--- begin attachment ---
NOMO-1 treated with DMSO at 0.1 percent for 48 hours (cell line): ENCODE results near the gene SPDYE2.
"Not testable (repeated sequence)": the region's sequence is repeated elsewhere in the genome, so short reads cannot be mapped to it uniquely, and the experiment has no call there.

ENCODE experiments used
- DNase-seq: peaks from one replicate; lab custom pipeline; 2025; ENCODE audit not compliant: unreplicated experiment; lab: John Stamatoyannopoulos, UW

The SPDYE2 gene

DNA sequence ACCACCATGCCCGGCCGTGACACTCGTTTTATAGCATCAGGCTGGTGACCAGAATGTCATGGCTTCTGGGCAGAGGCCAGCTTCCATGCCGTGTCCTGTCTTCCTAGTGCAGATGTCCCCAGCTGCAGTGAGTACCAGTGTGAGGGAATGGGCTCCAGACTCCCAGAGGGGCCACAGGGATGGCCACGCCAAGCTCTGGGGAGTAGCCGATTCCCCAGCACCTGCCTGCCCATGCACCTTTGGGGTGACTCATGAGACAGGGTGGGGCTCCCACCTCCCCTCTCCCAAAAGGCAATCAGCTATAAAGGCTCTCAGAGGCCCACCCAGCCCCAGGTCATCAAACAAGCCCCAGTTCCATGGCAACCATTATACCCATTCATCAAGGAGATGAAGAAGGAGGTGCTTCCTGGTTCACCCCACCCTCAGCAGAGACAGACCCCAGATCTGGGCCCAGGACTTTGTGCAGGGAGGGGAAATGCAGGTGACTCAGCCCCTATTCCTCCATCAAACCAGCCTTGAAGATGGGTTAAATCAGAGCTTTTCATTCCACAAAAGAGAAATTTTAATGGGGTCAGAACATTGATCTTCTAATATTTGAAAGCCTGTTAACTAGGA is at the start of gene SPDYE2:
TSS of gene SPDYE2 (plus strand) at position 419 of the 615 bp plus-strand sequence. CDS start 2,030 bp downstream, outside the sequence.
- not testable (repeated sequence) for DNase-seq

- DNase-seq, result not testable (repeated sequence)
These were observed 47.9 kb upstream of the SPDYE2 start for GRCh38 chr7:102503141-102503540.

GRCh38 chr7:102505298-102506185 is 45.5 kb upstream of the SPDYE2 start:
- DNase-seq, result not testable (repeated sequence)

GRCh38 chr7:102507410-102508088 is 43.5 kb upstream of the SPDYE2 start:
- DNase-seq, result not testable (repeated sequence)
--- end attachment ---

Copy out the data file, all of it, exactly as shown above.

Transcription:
NOMO-1 treated with DMSO at 0.1 percent for 48 hours (cell line): ENCODE results near the gene SPDYE2.
"Not testable (repeated sequence)": the region's sequence is repeated elsewhere in the genome, so short reads cannot be mapped to it uniquely, and the experiment has no call there.

ENCODE experiments used
- DNase-seq: peaks from one replicate; lab custom pipeline; 2025; ENCODE audit not compliant: unreplicated experiment; lab: John Stamatoyannopoulos, UW

The SPDYE2 gene

DNA sequence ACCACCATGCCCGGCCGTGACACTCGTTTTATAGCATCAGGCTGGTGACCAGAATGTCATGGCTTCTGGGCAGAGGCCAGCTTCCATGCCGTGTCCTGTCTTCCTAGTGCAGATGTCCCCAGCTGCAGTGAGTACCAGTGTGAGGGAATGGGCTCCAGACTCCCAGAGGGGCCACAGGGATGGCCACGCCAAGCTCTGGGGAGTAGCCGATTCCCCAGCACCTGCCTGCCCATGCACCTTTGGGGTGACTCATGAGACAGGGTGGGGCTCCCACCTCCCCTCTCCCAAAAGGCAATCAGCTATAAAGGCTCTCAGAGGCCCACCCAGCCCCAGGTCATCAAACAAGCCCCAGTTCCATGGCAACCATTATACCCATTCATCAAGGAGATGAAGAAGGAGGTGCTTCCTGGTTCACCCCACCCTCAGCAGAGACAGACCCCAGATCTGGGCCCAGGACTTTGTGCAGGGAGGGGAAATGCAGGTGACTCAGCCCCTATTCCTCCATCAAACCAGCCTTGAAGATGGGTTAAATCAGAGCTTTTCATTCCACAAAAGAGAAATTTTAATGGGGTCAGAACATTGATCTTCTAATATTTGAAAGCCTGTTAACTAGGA is at the start of gene SPDYE2:
TSS of gene SPDYE2 (plus strand) at position 419 of the 615 bp plus-strand sequence. CDS start 2,030 bp downstream, outside the sequence.
- not testable (repeated sequence) for DNase-seq

- DNase-seq, result not testable (repeated sequence)
These were observed 47.9 kb upstream of the SPDYE2 start for GRCh38 chr7:102503141-102503540.

GRCh38 chr7:102505298-102506185 is 45.5 kb upstream of the SPDYE2 start:
- DNase-seq, result not testable (repeated sequence)

GRCh38 chr7:102507410-102508088 is 43.5 kb upstream of the SPDYE2 start:
- DNase-seq, result not testable (repeated sequence)